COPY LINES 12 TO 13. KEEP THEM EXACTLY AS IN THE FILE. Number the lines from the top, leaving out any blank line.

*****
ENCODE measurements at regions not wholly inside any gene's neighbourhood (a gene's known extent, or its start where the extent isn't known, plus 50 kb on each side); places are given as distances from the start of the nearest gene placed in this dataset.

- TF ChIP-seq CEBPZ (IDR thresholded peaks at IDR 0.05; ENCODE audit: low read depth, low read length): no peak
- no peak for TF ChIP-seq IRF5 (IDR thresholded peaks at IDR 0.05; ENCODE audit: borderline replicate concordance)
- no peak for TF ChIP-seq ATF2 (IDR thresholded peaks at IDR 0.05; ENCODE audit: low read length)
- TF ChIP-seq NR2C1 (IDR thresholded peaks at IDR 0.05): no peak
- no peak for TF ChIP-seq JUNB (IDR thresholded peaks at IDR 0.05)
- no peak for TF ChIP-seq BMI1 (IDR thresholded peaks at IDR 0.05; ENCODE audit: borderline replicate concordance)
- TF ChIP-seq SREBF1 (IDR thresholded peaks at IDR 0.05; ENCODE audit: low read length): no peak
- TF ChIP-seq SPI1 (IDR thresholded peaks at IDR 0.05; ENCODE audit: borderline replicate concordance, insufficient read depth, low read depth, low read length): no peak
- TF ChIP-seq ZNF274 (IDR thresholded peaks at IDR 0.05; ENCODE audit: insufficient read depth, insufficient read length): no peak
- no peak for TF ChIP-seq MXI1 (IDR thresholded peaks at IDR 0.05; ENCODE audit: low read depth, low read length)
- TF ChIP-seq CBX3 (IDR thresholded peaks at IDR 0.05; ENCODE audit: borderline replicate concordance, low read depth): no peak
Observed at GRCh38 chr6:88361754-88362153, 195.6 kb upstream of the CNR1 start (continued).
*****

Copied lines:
- TF ChIP-seq CBX3 (IDR thresholded peaks at IDR 0.05; ENCODE audit: borderline replicate concordance, low read depth): no peak
Observed at GRCh38 chr6:88361754-88362153, 195.6 kb upstream of the CNR1 start (continued).